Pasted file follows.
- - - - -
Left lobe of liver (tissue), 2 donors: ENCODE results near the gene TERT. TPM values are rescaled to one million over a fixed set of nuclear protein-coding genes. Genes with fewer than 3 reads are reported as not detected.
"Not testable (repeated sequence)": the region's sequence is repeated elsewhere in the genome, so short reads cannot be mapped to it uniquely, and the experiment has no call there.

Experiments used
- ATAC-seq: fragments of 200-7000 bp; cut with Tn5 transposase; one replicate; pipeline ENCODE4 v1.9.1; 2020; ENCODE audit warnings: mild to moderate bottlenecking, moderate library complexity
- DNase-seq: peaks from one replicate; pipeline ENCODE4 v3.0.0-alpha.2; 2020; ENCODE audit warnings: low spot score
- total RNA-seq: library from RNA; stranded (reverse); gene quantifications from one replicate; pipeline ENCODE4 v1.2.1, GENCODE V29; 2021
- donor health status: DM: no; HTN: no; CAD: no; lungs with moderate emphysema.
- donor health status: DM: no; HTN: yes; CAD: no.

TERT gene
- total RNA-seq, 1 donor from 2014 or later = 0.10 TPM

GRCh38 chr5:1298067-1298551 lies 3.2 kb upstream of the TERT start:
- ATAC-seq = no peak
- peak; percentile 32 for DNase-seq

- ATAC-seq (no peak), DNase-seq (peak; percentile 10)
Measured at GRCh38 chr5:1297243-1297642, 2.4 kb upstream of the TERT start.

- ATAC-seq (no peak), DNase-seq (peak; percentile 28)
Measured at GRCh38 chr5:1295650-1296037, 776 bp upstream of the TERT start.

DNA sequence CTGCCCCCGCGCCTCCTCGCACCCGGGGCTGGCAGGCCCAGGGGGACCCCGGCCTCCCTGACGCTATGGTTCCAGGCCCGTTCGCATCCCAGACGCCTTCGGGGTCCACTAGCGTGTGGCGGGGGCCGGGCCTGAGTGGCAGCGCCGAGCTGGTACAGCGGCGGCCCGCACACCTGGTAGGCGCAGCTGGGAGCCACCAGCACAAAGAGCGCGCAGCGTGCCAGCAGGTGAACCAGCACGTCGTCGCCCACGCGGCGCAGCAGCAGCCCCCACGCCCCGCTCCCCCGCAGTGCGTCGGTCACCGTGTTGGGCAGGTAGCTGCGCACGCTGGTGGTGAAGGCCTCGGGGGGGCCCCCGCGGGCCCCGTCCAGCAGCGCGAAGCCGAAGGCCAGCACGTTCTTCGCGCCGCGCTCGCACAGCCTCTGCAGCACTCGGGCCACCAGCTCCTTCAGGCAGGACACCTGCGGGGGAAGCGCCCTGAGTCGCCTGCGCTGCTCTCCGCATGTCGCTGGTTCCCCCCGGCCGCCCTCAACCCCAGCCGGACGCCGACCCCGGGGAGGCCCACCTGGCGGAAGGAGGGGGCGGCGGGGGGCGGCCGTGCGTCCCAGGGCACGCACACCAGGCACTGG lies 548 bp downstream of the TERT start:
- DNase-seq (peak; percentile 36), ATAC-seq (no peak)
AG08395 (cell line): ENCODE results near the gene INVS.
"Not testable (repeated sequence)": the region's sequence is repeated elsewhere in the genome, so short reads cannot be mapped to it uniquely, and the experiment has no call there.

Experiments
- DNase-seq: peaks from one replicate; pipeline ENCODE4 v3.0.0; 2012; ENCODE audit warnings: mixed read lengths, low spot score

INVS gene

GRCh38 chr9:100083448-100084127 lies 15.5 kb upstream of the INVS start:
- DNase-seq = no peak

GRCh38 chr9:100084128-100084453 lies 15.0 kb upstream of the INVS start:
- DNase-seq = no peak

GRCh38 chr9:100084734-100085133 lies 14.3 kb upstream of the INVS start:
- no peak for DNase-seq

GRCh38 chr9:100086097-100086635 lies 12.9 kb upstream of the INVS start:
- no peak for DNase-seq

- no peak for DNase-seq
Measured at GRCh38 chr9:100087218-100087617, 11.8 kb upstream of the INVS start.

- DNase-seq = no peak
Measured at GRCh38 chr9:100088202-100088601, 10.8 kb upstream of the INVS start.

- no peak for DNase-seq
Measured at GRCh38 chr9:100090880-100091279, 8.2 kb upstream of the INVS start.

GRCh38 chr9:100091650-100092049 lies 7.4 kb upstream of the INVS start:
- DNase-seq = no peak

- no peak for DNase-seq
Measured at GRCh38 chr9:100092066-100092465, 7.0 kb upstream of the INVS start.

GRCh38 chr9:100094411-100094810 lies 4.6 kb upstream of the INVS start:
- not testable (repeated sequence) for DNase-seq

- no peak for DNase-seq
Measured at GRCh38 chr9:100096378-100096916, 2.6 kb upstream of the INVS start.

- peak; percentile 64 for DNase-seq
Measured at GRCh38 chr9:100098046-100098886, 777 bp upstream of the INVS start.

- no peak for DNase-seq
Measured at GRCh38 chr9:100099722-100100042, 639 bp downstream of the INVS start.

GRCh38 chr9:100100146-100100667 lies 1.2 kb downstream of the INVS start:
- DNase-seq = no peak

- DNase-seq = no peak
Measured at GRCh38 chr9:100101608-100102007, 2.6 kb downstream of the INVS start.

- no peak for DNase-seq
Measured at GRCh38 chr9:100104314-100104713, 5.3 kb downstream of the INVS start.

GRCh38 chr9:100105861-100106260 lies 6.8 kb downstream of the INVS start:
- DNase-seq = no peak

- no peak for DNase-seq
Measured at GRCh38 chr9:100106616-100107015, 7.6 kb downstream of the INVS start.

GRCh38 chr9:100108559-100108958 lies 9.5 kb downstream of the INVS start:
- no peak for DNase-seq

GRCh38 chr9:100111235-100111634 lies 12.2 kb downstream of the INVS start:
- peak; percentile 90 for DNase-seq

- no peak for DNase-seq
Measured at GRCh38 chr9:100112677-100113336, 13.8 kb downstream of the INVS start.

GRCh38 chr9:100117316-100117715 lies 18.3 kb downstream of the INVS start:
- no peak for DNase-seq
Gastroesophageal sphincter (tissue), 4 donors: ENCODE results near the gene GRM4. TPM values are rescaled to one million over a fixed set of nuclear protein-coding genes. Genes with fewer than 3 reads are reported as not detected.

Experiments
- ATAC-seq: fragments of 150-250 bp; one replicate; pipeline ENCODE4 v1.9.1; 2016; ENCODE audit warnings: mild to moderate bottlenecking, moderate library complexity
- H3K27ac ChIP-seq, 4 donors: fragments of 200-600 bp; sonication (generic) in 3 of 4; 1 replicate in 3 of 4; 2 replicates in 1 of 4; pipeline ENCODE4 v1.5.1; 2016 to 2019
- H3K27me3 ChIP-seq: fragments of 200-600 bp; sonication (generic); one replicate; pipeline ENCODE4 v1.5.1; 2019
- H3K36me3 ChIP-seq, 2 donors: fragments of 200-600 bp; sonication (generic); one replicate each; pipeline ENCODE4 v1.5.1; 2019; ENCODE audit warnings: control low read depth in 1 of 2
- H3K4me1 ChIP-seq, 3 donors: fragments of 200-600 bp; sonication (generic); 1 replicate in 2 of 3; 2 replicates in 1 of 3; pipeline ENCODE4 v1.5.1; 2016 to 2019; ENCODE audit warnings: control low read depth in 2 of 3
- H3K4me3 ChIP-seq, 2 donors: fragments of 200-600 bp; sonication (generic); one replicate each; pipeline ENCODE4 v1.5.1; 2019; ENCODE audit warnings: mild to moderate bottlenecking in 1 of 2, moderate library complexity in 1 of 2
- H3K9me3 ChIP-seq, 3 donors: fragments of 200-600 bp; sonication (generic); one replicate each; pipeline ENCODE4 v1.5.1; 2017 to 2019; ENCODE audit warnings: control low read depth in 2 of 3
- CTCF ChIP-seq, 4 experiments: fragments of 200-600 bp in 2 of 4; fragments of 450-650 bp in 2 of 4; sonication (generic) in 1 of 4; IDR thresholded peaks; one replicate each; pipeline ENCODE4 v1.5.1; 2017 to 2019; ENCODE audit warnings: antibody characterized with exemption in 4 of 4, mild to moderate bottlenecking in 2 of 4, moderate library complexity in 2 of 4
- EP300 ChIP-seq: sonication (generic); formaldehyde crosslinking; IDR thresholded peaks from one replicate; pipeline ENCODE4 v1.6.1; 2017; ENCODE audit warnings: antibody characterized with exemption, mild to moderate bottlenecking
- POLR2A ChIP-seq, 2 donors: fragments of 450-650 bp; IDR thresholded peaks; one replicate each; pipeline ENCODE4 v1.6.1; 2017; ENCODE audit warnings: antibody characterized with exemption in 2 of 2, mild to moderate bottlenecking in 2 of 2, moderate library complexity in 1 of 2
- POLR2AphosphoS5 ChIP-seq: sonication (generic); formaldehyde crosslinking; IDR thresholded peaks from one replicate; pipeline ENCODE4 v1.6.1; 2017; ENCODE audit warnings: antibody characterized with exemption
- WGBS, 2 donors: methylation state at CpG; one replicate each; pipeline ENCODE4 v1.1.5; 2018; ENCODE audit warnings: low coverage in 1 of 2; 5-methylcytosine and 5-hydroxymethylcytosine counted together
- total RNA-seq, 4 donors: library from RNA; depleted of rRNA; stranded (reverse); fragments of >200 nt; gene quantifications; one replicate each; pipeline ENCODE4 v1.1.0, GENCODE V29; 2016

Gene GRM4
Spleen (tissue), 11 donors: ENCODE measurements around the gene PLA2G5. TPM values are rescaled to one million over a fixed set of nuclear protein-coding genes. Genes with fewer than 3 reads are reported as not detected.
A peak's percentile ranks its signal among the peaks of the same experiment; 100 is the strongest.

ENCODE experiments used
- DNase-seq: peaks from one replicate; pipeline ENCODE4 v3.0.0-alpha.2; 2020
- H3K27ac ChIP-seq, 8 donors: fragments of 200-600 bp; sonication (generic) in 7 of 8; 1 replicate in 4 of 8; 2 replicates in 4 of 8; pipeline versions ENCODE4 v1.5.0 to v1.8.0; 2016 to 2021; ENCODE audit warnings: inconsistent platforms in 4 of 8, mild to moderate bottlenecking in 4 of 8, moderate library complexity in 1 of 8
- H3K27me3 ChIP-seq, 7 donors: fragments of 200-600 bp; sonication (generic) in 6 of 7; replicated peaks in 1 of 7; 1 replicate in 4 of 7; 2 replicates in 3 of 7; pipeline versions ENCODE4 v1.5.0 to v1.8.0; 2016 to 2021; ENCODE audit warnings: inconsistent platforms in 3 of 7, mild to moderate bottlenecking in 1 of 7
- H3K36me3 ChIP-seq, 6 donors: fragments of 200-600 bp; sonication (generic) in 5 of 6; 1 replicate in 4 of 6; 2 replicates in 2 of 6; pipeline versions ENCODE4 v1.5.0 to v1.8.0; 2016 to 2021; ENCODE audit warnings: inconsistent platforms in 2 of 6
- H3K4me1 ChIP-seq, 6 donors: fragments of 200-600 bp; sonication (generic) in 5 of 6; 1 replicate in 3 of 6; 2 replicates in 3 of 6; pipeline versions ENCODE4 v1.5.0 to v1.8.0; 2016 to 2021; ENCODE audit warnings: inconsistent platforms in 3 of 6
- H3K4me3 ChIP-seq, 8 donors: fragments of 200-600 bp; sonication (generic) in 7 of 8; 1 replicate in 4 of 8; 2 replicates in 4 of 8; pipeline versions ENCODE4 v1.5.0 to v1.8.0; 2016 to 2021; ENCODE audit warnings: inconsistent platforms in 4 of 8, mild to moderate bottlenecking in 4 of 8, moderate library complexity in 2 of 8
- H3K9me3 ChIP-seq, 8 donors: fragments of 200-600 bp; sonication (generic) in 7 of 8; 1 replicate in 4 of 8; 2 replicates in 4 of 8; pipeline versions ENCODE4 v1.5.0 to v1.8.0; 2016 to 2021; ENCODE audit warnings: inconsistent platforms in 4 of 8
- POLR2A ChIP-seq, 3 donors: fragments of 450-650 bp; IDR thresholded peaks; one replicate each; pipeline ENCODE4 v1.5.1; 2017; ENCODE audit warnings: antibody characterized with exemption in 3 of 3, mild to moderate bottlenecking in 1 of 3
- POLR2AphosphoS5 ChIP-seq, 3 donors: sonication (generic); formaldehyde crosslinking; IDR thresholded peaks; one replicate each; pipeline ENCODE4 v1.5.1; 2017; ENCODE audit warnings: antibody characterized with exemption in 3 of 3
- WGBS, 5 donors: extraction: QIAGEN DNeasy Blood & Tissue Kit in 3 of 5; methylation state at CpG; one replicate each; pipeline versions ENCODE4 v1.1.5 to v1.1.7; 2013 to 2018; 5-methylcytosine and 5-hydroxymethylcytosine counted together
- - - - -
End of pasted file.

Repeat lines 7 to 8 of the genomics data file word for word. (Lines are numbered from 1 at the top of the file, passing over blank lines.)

- donor health status: DM: no; HTN: no; CAD: no; lungs with moderate emphysema.
- donor health status: DM: no; HTN: yes; CAD: no.